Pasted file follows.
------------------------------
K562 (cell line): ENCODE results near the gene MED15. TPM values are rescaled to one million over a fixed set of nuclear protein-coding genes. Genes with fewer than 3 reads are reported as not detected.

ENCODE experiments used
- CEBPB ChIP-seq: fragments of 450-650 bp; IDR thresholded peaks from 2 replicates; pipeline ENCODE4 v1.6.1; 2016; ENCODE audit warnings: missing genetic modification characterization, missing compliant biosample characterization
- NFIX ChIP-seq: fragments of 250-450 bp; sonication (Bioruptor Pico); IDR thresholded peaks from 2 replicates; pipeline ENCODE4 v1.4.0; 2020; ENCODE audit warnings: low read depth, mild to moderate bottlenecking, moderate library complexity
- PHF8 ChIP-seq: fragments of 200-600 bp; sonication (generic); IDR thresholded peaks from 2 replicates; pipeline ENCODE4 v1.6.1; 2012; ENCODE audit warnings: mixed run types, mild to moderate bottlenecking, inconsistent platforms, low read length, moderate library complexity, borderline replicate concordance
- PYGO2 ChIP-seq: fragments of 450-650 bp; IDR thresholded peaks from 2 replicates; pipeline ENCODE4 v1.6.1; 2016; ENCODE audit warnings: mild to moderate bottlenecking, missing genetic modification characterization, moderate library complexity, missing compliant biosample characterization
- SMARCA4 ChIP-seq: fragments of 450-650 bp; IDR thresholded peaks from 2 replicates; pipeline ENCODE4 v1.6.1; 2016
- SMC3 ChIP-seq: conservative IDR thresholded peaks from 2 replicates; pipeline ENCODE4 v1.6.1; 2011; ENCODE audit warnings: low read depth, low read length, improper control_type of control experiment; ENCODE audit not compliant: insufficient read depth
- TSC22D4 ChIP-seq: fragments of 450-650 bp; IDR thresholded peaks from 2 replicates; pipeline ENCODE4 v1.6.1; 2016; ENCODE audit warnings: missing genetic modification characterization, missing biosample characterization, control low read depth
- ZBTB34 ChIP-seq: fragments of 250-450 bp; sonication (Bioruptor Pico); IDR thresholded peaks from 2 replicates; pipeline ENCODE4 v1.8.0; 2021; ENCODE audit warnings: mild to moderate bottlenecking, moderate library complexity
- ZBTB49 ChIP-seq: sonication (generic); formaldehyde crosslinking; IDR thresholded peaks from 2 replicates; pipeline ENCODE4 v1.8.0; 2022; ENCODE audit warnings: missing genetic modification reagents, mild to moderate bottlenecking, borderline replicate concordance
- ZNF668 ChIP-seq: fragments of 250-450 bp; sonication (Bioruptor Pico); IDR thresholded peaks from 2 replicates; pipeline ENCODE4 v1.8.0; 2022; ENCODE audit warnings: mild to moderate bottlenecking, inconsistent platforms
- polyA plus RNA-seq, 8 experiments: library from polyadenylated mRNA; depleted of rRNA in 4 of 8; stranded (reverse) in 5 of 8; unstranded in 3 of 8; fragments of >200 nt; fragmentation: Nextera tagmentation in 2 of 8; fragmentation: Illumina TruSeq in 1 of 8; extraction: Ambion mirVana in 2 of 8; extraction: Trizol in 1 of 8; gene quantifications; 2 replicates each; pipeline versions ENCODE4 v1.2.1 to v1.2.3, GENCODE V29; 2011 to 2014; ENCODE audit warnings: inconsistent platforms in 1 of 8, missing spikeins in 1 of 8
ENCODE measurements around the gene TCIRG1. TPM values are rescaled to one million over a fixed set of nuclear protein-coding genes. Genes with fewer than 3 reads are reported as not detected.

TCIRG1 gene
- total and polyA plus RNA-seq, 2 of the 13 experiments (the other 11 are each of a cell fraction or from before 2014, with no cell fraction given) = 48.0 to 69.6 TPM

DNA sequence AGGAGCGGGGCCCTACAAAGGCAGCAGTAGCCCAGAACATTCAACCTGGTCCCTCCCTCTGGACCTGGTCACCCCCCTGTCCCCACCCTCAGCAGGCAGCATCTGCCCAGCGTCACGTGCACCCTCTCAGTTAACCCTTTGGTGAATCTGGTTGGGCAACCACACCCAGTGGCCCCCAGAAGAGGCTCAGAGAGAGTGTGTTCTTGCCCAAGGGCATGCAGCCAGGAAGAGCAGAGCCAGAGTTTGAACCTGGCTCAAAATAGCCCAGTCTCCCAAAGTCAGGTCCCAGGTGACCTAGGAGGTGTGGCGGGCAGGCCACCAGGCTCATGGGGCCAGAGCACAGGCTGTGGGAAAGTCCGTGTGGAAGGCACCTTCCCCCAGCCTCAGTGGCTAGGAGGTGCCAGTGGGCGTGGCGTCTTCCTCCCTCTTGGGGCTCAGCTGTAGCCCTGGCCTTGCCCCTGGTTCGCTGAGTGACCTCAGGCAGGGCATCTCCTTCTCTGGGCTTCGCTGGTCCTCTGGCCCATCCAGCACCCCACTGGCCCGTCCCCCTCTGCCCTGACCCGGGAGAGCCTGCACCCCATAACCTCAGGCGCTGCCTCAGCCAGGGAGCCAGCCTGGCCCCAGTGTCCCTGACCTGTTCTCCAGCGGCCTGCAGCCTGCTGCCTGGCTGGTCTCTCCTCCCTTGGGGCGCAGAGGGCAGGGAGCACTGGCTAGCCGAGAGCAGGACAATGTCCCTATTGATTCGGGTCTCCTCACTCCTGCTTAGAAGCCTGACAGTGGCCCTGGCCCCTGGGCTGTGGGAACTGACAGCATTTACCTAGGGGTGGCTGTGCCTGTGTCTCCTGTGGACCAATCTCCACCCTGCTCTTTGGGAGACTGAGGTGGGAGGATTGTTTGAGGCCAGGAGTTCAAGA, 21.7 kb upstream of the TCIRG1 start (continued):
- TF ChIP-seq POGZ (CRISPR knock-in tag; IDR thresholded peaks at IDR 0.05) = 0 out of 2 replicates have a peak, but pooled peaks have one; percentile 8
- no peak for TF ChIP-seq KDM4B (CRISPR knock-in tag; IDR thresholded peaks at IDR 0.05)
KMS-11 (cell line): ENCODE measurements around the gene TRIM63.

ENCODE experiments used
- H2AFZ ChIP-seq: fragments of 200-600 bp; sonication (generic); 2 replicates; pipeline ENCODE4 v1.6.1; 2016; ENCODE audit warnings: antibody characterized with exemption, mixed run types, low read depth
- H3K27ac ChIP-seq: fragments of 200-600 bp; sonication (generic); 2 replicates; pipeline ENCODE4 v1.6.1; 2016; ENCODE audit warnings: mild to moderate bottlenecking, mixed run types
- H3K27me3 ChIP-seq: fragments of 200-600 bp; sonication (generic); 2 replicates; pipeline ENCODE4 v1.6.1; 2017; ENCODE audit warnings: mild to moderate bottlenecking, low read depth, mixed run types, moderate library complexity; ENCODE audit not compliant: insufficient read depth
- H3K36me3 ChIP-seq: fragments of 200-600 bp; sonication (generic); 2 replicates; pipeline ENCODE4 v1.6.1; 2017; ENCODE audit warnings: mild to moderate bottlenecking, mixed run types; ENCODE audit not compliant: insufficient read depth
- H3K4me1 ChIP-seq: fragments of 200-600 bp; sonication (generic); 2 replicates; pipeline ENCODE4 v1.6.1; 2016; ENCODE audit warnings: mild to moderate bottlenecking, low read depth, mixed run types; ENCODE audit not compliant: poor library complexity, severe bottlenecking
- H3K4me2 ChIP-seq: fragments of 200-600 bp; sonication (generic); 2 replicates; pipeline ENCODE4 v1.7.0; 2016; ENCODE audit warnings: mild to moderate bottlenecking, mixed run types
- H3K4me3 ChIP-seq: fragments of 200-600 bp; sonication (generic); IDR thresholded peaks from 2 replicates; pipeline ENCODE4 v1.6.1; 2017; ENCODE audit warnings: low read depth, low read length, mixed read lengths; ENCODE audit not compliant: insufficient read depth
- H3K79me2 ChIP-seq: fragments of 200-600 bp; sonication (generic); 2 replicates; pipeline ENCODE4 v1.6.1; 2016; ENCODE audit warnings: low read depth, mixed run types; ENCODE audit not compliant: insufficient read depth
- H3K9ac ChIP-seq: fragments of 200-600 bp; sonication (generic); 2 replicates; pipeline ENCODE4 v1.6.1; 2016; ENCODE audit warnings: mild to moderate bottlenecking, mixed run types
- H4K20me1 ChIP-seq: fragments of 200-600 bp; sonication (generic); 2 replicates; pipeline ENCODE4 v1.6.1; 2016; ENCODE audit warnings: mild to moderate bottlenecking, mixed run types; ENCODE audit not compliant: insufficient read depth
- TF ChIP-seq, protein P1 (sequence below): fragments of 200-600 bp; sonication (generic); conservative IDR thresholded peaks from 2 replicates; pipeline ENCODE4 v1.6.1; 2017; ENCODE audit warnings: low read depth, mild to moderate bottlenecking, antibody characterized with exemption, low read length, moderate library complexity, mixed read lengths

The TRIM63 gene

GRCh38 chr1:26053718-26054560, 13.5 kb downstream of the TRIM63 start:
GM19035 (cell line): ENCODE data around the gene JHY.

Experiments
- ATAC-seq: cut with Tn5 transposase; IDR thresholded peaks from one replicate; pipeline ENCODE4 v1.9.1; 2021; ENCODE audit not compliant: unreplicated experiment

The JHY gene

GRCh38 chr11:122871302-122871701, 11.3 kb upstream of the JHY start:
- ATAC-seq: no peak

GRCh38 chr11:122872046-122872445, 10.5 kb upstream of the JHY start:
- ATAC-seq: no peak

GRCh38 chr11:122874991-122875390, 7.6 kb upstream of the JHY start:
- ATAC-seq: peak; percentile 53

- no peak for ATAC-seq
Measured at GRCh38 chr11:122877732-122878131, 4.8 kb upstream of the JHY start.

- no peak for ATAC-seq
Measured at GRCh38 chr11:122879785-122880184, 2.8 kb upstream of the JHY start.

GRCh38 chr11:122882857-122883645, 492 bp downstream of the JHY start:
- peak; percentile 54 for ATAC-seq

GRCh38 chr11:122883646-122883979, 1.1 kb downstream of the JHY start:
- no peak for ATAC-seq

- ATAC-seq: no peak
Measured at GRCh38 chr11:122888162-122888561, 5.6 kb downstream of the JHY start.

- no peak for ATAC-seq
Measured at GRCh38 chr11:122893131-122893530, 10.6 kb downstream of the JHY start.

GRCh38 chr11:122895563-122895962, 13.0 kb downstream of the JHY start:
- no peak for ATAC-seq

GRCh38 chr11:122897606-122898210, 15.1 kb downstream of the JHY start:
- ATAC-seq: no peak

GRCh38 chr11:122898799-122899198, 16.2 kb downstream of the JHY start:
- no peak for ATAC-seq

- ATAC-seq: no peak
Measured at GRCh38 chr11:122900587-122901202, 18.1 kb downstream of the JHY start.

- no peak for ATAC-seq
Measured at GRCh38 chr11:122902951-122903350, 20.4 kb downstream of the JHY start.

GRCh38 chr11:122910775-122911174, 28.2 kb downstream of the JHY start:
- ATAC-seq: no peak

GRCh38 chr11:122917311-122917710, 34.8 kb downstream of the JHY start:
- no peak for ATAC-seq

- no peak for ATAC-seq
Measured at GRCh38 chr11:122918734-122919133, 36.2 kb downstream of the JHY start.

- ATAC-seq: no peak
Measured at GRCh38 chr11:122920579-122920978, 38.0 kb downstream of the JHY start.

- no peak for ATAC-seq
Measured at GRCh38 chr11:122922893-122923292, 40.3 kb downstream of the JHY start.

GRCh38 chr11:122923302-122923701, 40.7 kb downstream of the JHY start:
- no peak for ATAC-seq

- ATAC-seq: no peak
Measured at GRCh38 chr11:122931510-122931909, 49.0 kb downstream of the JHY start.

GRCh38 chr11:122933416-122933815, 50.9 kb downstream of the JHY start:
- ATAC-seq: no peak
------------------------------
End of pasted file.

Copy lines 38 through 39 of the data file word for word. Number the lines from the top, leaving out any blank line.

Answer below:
The JHY gene

GRCh38 chr11:122871302-122871701, 11.3 kb upstream of the JHY start: